News in Brief


Counties added for assistance after July storms in Ky.

LOUISVILLE (AP) — The U.S. Small Business Administration says additional counties have been added to those eligible for assistance following severe weather in July.

The presidential disaster declaration covers Breathitt, Carter, Fleming, Johnson, Perry, Rowan and Trimble counties. They are eligible for physical and economic injury disaster loans from the SBA.

Small businesses and most private nonprofit organizations in these adjacent counties are eligible for economic injury disaster loans: Bath, Boyd, Carroll, Clay, Elliott, Floyd, Greenup, Harlan, Henry, Knott, Lawrence, Lee, Leslie, Letcher, Lewis, Magoffin, Martin, Mason, Menifee, Morgan, Nicholas, Oldham, Owsley, Robertson and Wolfe in Kentucky; and Clark and Jefferson in Indiana.

The SBA has approved more than $1 million in loans for Kentucky residents affected by the storms.

To apply online, visit https://disasterloan.sba.gov/ela . The deadline for physical property damage is Oct. 12. Economic injury applications are due May 12.

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State finalizing details of new DUI law

PADUCAH (AP) — Kentucky transportation officials say the state is getting close to finalizing details of a new law that will require some drunken drivers to get ignition interlock devices on their vehicles.

Transportation Cabinet spokesman Chuck Wolfe told The Paducah Sun that the agency is “very close” to finalizing regulations so that the law can go into effect.

The General Assembly voted in March to pass the law, which requires ignition interlock licenses as part of the sentencing for repeat offenders or for first offenders who have an aggravating circumstance such as having a child in the car.

Court officials say they think the devices will help curtail the number of repeat drunken driving arrests.

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US regulatory agency seeks to expand mining safety feature

ARLINGTON, W.Va. (AP) — Federal mine regulators are moving to expand a safety feature in coal operations aimed at preventing crushing of miners.

The U.S. Mine Safety and Health Administration says it wants to broaden the requirement for mine operators to install so-called proximity detection devices.

It says it will publish a proposed rule Wednesday calling for the detection systems on underground coal-hauling systems.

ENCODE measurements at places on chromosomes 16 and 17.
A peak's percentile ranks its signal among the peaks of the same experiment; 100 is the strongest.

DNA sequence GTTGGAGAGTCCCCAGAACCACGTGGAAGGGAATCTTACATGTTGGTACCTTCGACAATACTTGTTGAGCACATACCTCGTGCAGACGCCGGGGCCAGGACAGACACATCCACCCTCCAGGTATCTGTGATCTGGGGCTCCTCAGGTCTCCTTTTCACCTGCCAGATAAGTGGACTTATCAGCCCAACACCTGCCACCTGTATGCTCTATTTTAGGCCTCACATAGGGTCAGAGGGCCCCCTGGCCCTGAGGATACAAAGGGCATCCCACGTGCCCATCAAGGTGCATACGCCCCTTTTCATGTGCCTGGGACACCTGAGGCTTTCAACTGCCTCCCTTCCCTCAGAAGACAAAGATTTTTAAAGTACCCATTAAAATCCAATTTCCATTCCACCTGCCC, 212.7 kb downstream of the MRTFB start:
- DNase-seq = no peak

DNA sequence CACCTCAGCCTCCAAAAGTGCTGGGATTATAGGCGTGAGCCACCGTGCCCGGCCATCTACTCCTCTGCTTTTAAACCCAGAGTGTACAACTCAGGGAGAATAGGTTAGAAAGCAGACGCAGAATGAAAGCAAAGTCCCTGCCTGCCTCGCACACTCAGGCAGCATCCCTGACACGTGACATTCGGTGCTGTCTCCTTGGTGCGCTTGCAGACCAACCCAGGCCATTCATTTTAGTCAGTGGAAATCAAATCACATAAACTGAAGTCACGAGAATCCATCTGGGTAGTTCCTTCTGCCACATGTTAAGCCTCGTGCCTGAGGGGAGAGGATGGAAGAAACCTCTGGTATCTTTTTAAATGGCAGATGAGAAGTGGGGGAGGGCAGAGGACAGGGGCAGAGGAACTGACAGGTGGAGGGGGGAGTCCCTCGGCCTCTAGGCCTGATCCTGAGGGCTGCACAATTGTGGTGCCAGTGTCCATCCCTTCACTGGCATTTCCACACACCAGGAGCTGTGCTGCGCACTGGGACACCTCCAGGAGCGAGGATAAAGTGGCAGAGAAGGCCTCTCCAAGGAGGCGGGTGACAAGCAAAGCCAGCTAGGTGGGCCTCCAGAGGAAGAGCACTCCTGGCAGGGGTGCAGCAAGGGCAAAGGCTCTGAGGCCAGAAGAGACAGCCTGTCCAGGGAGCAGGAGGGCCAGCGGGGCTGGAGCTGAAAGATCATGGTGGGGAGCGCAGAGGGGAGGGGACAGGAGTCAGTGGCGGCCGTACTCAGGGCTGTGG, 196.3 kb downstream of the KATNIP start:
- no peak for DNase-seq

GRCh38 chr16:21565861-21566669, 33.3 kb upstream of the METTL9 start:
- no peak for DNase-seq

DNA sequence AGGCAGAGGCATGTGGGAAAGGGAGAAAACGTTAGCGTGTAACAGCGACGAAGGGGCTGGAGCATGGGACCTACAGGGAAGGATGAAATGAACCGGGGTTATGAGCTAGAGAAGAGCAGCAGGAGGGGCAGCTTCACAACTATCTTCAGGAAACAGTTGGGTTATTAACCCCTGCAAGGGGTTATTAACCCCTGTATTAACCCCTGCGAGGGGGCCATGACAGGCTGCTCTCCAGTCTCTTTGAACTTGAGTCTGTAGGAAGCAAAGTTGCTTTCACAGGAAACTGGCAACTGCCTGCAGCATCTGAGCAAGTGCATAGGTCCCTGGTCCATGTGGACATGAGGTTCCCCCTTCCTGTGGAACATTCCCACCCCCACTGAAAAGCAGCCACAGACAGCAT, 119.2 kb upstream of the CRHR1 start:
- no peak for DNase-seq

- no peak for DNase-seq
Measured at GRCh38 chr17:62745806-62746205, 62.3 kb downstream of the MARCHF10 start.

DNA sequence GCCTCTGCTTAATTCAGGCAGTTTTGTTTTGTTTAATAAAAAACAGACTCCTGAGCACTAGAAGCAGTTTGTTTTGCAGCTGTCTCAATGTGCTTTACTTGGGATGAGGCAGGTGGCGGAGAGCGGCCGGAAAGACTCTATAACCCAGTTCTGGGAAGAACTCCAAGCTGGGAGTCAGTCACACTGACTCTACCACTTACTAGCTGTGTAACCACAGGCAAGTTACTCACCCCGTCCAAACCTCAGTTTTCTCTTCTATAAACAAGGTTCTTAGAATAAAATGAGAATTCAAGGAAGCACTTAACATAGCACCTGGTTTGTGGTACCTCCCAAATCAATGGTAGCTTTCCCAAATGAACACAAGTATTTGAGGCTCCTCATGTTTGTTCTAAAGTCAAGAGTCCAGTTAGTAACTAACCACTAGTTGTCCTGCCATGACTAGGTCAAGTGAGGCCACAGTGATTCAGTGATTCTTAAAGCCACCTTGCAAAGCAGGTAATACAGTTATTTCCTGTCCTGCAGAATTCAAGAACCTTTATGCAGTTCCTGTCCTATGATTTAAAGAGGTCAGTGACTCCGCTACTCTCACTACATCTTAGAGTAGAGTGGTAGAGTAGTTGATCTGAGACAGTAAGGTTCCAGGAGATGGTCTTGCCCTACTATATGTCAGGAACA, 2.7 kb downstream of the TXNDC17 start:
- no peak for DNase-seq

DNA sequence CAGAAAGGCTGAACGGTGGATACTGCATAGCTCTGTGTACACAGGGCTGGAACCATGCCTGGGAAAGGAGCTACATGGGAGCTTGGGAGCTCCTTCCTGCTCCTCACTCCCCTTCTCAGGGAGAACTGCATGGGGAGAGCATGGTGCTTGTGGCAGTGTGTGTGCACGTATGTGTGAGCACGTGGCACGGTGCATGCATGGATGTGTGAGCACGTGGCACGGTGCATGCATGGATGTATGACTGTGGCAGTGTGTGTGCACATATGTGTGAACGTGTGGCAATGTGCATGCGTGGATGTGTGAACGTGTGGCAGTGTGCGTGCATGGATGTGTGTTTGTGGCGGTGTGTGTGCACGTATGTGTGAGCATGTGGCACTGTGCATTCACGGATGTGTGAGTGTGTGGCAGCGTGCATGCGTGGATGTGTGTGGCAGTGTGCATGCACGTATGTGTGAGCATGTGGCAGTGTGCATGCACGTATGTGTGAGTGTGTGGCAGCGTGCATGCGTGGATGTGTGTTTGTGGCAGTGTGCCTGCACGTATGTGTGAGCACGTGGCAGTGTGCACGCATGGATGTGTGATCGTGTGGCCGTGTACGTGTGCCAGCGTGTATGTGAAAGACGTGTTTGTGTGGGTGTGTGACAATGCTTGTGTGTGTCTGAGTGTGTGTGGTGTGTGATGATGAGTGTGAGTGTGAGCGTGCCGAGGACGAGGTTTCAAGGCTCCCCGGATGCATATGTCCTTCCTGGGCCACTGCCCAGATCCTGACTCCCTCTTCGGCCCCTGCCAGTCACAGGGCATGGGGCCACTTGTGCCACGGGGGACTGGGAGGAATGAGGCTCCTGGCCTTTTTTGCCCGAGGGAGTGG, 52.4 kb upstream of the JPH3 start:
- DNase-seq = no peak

The proximity detection units would be equipped on scoops and shuttle cars, among other equipment used in mining.

The systems warn miners when they get too close to equipment.

MSHA estimates that only a fraction of underground coal-hauling machines are equipped with proximity detection.

Between 1984 and 2014, pinning, crushing and striking accidents killed 42 miners and injured 179 others nationwide.

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TVA seeking public input on coal ash study

KNOXVILLE, Tenn. (AP) — The Tennessee Valley Authority is seeking public input on a study for closing coal ash storage sites.

The agency wants input on the scope of its Environmental Impact Statement to address the disposal of ash and other coal combustion residuals at its coal plants.

CCRs are byproducts from the burning of coal or its emissions, such as fly ash.

The purpose of the EIS is to help TVA comply with the CCR Rule issued by the U.S. Environmental Protection Agency in April.

It will consider the impacts of two primary closure methods, as well as examine the impact of closing 11 of TVA’s impoundments within three years.

Comments may be submitted online at http://www.tva.gov/environment/reports/ccr/, or emailed to [email protected]

TVA supplies power to about 9 million people in Tennessee, Alabama, Mississippi, Kentucky, Georgia, North Carolina and Virginia.

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Man pleads guilty to killing landlord over $58 electric bill

LOUISVILLE (AP) — Authorities say a Louisville man has pleaded guilty to fatally shooting his landlord last summer in a dispute over a $58 electric bill.

The Courier-Journal reports that 55-year-old Anthony Jecker pleaded guilty Tuesday, accepting a plea agreement to serve 25 years in prison on a charge of murder and tampering with physical evidence.

Police say Jecker and 49-year-old James Scott Tolle, of Jeffersonville Indiana, were arguing over the bill in July 2014 when Jecker shot Tolle.

According to WLKY-TV, Jecker told investigators that he paid the bill and said Tolle taunted him into coming out of his Louisville apartment, which was owned by Tolle.

Jecker is scheduled to appear in Jefferson Circuit Court on Oct. 13 for formal sentencing.

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4 dead after head-on collision in Fort Wright

FORT WRIGHT (AP) — Four people have been killed in a head-on collision on a northern Kentucky road.

Multiple media outlets report that 48-year-old driver Kenneth Hartsock hit another vehicle head-on on Tuesday afternoon in Fort Wright, killing Hartsock and three adults inside the other vehicle.

Authorities have identified the other victims as 70-year-old driver Sarah Willis, her 79-year-old husband John Willis and her 72-year-old sister Gloria Roaden.

Police say witnesses saw Hartsock driving erratically down Highland Pike when his vehicle crossed into the oncoming lanes, striking the Willis’ vehicle. Hartsock was the only person inside his vehicle.

Investigators are trying to determine whether impaired driving or a medical issue contributed to the crash.

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